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Berlin 1936 : the creation of the "myth" Jesse Owens / Werlayne Stuart Soares Leite

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Soares Leite, Werlayne Stuart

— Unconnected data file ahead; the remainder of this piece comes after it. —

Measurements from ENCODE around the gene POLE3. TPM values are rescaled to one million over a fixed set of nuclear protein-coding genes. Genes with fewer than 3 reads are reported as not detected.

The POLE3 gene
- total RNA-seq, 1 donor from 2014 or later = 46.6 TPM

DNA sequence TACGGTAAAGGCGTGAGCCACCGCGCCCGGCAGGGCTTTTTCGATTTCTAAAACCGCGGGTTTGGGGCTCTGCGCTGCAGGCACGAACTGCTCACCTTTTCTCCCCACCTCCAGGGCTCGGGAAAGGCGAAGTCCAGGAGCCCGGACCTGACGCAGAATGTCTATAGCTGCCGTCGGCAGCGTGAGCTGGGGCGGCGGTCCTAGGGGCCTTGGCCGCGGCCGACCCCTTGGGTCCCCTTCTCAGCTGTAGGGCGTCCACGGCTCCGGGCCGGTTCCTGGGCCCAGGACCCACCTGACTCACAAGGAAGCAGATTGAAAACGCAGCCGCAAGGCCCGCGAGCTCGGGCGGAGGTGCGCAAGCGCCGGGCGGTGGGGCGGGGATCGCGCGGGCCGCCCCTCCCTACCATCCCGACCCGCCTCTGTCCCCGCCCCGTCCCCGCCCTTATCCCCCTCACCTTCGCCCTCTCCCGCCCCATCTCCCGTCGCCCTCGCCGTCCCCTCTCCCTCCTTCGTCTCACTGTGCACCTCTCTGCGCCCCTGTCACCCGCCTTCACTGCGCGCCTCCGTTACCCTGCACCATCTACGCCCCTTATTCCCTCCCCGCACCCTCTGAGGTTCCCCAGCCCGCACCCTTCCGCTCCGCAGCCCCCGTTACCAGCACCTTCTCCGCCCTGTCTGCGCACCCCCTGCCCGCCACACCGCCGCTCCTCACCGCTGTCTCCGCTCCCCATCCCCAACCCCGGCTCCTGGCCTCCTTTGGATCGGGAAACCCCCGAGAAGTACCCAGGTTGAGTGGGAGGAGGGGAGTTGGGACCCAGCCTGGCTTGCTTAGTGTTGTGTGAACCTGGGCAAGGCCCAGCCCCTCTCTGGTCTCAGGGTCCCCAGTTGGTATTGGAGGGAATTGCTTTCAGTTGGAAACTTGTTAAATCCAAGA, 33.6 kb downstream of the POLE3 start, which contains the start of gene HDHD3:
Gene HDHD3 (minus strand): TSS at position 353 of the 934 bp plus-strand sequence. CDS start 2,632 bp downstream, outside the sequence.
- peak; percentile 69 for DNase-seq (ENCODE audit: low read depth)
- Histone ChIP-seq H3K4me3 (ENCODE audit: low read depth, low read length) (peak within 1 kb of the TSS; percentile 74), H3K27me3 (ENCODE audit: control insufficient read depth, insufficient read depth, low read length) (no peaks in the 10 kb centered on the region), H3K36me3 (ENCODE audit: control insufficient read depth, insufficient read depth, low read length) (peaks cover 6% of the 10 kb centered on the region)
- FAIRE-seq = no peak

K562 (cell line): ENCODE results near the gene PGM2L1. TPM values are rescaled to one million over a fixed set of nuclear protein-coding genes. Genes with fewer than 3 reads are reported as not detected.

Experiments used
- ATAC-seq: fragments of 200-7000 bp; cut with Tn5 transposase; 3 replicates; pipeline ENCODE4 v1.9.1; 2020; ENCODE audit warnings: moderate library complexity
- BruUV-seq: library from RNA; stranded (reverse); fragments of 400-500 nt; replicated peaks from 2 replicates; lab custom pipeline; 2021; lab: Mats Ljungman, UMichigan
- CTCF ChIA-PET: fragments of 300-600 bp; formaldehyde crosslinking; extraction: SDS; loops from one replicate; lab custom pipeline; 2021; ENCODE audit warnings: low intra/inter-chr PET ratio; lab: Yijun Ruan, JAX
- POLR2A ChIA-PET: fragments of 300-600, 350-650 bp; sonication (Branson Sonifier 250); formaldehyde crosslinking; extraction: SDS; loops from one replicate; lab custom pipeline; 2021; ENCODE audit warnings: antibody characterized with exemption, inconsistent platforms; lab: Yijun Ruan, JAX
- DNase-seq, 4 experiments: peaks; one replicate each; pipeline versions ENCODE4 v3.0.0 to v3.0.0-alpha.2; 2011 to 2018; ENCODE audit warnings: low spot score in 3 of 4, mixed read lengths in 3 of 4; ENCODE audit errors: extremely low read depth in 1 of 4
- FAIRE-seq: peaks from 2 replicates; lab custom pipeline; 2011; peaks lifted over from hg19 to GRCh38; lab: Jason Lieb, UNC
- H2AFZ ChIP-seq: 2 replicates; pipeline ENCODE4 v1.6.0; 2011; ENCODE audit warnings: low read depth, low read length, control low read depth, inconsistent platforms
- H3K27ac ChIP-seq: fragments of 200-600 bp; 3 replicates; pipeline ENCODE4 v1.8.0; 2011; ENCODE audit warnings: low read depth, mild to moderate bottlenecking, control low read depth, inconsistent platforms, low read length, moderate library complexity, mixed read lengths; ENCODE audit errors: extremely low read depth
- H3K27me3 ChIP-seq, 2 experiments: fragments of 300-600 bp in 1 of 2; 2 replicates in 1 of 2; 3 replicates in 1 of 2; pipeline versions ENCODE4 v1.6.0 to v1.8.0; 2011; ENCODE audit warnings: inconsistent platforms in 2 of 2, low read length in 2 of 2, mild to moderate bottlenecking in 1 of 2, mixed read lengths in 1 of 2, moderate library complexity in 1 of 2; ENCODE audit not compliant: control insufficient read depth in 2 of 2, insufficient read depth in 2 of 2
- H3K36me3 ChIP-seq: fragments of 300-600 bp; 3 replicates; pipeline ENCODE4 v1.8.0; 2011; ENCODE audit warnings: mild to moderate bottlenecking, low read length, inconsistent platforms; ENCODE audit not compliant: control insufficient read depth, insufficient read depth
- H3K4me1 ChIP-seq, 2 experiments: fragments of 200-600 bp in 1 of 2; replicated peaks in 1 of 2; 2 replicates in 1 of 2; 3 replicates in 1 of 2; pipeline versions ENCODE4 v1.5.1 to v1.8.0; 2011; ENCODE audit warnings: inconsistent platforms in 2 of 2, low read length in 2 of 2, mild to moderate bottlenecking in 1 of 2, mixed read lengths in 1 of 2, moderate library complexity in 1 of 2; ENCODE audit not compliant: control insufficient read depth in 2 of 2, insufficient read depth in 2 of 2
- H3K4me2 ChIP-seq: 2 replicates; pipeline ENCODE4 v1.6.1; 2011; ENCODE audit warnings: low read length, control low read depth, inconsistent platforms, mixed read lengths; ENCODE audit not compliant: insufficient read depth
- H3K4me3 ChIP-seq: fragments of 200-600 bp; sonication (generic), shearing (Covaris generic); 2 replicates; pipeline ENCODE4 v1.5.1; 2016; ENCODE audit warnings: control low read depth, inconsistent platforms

Throughout the twentieth century, the sport has gained much importance in society and sparked interest from various sectors, including the political. Adolf Hitler used the XI 1936 Summer Olympic Games to show the world the strength of Nazi Germany and its rebirth after the defeat in World War I and the impositions of the Versailles Treaty. However, many of the facts historically reported on the 1936 Olympics are contested. The most famous and mythical case of these Olympic Games, and one of the most famous in the history of sport, relates to events that occurred between the American athlete Jesse Owens and the Nazi Führer. The aim of this work is to try to show, as faithfully as possible, as some important facts occurred during this event (the contest between Owens and Long in the long jump; if Hitler snubbed Owens; etc.) that helped create the “myth” around Owens; and to present reports of the global media coverage, analysing the perpetuation of these mythical reports in current media. As methodology was conducted an ample bibliographical research: reports taken from newspapers of the time and current, books, scientific papers, master's thesis, documentaries, etc. Without claiming to prove a single fact, it is intended to provide insight to the reader to draw their own conclusions

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